To get an accurate soil sample, it matters where you take soil samples. All most gardeners need do is divide their gardening area into areas of unique use; for example, a vegetable garden, lawn, perennial flower bed, etc…, and to sample those single use areas individually. Sometimes, however, one of these unique landscape areas will be made up of one or more distinctly different soils. These soil differences may not be obvious to the untrained eye, but different soils can have different chemical and physical properties which will result in differences in plant growth. You will need to take your soil sample in a way that will take into account the distinctly different soils that may exist in your garden areas.
An example of where to take soil samples
Think of it this way. When my husband wanted a full blood Gordon Setter puppy, he found someone that had a female to breed with his male. Mixing a male Gordon Setter with a Welsh Corgi you have a mix-blooded animal, one with characteristics of both dogs. It is with a soil sample that contains soil from more than one area with different soil types. The sample will reflect a mixture of the characteristics of each soil and therefore not correctly represent either individual area. So a soil sample that results from mixing distinctly different soils may result in soil amendment recommendations that might be high for one of the soil types and low for another.
How can you tell if your landscape area has uniform soils? Here are a few clues. First, you can expect differences in soils due to vastly different landscape positions, i.e., hilltops versus steep slopes versus poorly drained bottom areas as in the figure below. Sample each area separately.
A second way that it may be clear there are very different soils is by differences in soil color. A predominantly red topsoil will likely have different characteristics than a topsoil that is dark brown in color. The eroded area will have different characteristics than either of the other two soils.
Soil texture is a third indicator of differences in soils. A clay soil will have different properties than a sandy or a loam soil. In most small garden areas, it is unusual to find soils with significantly different soil textures. However, severely eroded areas and soils disturbed during building construction are two examples of how human involvement may have left soils with different textures in your gardening areas.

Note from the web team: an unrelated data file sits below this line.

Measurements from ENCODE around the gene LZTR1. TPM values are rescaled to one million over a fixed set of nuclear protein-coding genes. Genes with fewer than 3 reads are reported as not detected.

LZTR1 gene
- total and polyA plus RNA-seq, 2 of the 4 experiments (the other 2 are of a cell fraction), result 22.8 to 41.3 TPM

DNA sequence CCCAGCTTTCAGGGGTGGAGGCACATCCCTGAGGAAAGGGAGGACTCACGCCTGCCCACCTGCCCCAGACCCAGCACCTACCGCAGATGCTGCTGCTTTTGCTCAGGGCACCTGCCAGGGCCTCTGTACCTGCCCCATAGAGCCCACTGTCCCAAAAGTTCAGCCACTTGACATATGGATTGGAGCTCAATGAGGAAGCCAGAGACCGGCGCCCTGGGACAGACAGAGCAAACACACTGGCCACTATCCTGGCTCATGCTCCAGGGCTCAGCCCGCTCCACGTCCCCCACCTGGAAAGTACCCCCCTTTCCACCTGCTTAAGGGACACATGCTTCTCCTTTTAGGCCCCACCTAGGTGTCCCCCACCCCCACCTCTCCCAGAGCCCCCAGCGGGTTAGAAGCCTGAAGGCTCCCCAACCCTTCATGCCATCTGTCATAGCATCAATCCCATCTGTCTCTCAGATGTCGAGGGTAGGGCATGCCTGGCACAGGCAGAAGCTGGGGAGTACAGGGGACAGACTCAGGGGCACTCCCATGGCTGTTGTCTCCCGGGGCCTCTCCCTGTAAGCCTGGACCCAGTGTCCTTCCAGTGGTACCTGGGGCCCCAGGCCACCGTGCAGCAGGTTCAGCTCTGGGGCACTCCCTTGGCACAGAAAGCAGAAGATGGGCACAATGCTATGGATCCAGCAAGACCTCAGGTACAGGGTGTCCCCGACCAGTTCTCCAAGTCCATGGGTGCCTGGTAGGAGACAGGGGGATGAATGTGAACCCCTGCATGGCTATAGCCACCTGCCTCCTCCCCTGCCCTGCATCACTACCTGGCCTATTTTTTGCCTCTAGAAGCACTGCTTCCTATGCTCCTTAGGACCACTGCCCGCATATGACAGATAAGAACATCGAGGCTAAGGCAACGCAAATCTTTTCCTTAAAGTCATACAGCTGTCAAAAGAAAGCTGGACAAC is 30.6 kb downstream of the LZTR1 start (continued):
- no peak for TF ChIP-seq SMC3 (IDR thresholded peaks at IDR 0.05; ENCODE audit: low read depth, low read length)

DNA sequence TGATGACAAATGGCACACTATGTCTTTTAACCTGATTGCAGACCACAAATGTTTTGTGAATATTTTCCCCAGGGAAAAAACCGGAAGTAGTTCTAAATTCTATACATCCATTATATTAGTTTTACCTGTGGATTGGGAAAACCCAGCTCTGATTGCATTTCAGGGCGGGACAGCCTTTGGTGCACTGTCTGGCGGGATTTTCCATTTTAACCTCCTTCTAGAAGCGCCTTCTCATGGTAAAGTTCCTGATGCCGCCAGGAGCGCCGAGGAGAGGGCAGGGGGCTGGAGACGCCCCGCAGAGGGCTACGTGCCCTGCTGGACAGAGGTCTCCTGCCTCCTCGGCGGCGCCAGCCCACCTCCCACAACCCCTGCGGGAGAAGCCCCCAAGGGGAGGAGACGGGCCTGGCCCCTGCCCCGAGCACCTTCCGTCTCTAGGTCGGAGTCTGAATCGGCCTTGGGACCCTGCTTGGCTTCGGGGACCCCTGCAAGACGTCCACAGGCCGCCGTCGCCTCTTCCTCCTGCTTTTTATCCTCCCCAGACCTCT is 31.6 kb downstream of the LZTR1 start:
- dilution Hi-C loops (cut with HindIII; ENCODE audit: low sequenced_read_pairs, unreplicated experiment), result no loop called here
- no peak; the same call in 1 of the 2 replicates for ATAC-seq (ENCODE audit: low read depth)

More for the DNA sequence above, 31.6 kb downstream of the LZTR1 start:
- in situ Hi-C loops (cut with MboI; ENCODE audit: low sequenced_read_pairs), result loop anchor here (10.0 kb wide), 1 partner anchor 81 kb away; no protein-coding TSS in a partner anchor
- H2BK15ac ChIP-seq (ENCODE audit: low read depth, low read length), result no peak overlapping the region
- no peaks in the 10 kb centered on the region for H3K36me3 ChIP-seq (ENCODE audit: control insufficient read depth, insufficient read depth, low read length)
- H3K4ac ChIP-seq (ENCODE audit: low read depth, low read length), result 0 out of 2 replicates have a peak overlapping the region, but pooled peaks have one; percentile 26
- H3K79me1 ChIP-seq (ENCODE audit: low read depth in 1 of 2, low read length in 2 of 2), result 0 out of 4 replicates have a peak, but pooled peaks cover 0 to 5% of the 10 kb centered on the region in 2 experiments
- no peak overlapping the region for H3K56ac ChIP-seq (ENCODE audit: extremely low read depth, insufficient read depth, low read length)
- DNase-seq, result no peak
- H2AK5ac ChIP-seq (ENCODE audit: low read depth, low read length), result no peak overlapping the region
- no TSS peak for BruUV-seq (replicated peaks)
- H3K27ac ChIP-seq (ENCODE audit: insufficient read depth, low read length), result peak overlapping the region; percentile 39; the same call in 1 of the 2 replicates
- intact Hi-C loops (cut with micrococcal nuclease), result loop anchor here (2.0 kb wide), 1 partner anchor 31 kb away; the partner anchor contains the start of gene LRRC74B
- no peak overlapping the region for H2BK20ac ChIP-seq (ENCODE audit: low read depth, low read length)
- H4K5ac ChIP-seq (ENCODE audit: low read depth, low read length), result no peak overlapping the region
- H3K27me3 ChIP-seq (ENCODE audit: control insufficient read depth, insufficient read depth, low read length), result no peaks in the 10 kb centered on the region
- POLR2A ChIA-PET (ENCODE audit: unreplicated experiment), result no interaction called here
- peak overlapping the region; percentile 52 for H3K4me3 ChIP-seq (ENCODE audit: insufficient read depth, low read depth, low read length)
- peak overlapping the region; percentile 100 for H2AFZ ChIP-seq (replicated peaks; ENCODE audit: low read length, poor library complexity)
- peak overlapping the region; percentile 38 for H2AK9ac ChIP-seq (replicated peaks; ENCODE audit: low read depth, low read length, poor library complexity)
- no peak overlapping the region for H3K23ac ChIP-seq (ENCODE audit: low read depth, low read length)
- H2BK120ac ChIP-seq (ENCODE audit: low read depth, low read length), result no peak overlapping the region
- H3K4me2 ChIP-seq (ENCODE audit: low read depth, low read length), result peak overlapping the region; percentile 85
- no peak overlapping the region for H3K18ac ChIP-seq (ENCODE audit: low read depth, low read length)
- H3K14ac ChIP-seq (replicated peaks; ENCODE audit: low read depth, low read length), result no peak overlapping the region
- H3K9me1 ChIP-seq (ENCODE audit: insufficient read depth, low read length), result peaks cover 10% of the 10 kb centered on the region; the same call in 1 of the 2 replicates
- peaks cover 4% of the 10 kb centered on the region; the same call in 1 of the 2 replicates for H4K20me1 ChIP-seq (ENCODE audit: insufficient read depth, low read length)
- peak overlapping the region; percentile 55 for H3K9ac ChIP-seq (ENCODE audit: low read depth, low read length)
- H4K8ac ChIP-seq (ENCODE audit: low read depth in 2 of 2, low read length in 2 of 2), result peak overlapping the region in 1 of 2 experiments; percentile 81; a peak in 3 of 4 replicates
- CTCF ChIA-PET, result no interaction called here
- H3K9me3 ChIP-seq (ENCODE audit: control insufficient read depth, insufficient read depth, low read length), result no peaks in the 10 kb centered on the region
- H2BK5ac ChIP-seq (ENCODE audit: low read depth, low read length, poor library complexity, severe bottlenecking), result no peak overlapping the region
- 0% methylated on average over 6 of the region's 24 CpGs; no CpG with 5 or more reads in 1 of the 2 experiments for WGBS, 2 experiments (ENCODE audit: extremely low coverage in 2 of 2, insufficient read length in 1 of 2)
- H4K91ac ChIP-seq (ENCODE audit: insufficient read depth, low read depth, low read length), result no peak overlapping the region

Once last concern to consider in your garden are those areas which have had different treatments, perhaps by you or a previous landowner. For example, different treatments exist if your lawn contains two different yards of grass like Bermuda grass in the front yard and fescue in the back yard. Different treatments exist if you have a portion of a garden bed that has consistently received greater amounts of compost or other soil amendment than another portion of the bed. Different treatments will result in different properties that should be accounted for by sampling the different areas separately.
What’s the bottom line? To collect an accurate soil sample that is representative of your garden areas, you must, as much as possible, sample from areas that are consistent. So look for changes in soil landscape position, soil color, texture, and treatments to divide areas into separate samples. If there are no evident differences, then sample by unique use areas, i.e., lawn, vegetable garden, orchard, etc.
Where not to Sample Soil
When collecting samples, avoid small areas where the soil conditions are obviously different from those in the rest of the landscape.
Also, avoid yard or landscape area borders, ditch banks, old brush piles, burn sites, severely eroded areas, old building sites, fence rows, pet dropping and urine spots, etc. Since soil taken from these locations would not be typical of the soil in the rest of the landscape area, including them could produce misleading results.
Buy your own soil testing products.
Soil Sampling as a Diagnostic Tool
If one area of your landscape seems healthy and another area has bare or yellow areas or yields poorly, soil sampling may help to diagnose the problem. Where poor growth exists and this area is large enough to manage separately, then separate composite samples should be taken from both poor and good areas. By comparing the results, the soil test may point out troubles that exist due to a lack of, or an excess of, nutrients and/or an incorrect pH. However, it should be pointed out that other factors may have a greater influence on plant growth that will not be accounted for by a soil test. These include soil drainage, soil compaction, insects, diseases, rainfall, and other factors.
Before we proceed let’s check what you have learned about where to soil sample!
In the picture on the right, how many soil samples would you need to collect for the entire landscape? Assume that the soil behind the house (the dotted line) is a loam and in front of the house it is a clay.